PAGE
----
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On May 6th, President Roza Otunbaeva signed into law a bill that will allow prospective foreign parents to adopt from Kyrgyzstan, after a two-year moratorium…
Despite political upheaval that consumed the country last year, Kyrgyzstan managed to put into place new processes and guidelines to allow foreign adoptions. Kyrgyz officials say their intent was to reorganize the adoption process, and institute stricter controls in an effort to protect children from trafficking, abuse and exploitation.
Damira Niyazalieva, a Kyrgyz lawmaker explained, “We needed to put a specific, state body in charge of international adoption, to control the whole process from the very beginning.”
The Social Welfare Ministry has been tasked with acting as a central “clearing house” for foreign adoption. That’s marks a major change from the past, when foreign-based adoption agencies would have direct contact with Kyrgyz orphanages. Now, all agencies will go through the Ministry to process inter-country adoptions and the country will permit no direct contact by agencies with orphanages or orphans.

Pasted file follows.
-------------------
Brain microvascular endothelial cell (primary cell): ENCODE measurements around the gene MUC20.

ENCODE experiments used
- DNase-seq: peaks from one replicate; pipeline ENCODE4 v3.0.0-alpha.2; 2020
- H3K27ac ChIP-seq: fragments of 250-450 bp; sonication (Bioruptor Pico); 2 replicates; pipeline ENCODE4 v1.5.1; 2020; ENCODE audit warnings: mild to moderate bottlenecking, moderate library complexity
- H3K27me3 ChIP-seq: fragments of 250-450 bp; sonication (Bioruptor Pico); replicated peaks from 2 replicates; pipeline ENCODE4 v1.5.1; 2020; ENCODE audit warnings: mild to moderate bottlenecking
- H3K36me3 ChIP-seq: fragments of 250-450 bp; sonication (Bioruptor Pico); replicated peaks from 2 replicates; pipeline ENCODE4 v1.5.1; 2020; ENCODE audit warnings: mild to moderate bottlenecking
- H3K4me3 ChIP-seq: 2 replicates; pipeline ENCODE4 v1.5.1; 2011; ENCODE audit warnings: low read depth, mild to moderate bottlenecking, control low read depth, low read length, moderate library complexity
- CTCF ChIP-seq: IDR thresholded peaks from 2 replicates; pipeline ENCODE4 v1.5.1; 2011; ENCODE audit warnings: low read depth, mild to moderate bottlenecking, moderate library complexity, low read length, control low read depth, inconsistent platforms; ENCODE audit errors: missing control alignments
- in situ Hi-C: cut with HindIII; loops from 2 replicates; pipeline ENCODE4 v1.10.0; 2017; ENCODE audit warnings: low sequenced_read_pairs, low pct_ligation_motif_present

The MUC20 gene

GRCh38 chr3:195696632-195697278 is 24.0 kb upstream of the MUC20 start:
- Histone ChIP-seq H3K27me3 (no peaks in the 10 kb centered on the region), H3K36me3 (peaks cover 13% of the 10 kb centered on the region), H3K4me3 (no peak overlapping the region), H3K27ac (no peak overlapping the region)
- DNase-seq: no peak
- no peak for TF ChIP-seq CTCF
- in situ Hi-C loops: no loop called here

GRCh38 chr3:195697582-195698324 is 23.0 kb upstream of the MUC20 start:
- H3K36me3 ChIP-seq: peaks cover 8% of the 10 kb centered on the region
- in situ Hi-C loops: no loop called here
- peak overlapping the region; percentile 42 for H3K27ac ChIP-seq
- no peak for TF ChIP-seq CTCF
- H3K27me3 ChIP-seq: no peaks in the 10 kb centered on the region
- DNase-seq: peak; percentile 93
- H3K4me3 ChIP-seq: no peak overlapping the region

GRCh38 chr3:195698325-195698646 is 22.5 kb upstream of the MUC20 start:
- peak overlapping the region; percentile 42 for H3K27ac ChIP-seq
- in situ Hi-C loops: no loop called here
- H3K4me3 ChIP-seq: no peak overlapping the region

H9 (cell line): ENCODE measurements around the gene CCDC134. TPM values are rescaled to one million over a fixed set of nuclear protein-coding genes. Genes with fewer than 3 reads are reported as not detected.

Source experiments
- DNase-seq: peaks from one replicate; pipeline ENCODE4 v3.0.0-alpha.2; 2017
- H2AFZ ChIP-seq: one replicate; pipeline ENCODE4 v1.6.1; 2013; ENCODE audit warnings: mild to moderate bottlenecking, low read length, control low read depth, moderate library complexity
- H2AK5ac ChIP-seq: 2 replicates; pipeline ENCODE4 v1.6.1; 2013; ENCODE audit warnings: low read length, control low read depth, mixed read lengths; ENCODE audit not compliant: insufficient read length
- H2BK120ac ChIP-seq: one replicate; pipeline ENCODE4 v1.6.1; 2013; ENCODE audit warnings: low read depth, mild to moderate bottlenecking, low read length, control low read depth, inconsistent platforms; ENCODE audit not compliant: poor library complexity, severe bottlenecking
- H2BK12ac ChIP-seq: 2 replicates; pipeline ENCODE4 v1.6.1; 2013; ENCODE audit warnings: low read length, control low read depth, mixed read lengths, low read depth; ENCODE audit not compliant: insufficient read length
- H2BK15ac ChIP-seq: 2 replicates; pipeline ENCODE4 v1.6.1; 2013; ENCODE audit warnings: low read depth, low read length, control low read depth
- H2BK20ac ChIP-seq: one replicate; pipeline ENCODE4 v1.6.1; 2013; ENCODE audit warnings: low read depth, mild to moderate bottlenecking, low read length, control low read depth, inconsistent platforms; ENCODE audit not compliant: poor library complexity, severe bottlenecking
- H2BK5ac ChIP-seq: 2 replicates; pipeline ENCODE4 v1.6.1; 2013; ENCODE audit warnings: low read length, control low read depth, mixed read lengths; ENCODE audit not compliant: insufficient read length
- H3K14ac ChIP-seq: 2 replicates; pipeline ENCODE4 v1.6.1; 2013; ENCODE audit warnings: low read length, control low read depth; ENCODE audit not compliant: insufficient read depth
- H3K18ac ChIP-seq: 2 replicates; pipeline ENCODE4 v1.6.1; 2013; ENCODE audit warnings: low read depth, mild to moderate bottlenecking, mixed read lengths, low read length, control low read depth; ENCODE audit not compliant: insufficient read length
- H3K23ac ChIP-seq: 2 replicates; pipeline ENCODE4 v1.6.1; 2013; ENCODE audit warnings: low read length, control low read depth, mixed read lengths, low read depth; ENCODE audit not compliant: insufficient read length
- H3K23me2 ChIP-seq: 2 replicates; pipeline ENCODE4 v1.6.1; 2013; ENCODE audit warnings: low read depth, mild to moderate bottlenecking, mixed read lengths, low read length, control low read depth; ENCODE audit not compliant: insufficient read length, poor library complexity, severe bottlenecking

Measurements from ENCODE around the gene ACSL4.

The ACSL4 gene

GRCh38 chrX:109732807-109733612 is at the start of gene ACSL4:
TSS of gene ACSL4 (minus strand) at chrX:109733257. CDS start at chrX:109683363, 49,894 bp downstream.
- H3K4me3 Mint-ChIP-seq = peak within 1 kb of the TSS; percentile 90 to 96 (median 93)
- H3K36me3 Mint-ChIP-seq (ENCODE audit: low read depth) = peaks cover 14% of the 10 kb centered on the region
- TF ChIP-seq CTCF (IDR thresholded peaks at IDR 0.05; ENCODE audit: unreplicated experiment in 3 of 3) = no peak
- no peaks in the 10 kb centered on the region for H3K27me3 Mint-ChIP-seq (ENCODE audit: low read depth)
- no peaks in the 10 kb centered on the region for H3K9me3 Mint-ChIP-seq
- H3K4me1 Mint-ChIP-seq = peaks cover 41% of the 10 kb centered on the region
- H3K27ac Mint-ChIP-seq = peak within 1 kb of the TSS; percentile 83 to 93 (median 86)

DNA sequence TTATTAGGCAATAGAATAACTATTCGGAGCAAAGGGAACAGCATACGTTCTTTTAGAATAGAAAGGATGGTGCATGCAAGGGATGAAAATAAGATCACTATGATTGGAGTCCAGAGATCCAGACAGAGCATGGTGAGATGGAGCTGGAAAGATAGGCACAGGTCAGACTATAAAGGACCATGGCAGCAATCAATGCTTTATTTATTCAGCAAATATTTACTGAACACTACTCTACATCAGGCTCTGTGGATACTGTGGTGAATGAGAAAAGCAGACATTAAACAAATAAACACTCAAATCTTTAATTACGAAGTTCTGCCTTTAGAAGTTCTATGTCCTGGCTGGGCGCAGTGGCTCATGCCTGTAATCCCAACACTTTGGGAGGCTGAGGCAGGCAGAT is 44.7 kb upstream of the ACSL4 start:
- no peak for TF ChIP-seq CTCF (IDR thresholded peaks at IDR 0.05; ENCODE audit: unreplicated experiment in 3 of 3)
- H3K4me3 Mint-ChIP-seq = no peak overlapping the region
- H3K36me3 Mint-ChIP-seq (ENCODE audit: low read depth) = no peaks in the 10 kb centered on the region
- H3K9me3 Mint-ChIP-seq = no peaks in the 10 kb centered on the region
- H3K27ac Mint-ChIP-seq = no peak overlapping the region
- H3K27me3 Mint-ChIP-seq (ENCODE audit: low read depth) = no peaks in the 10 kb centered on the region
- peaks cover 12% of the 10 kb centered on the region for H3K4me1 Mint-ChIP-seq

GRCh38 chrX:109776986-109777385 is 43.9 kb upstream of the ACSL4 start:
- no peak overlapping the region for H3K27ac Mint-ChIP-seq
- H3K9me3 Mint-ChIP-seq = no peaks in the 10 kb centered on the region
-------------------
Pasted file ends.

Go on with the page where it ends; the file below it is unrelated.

The plan is for the Ministry to create a bank of children eligible for adoption. Agencies will apply to the Ministry on behalf of prospective parents, and the Ministry will do the matching between child and parents, after background checks are conducted on prospective parents.
American families interested in proceeding with applications for adoption in Kyrgyzstan should be aware that, although many lawmakers have advocated that the country sign The Hague Treaty, it has not been ratified yet. Additionally, finalization of the law lifting the moratorium is expected to take three months.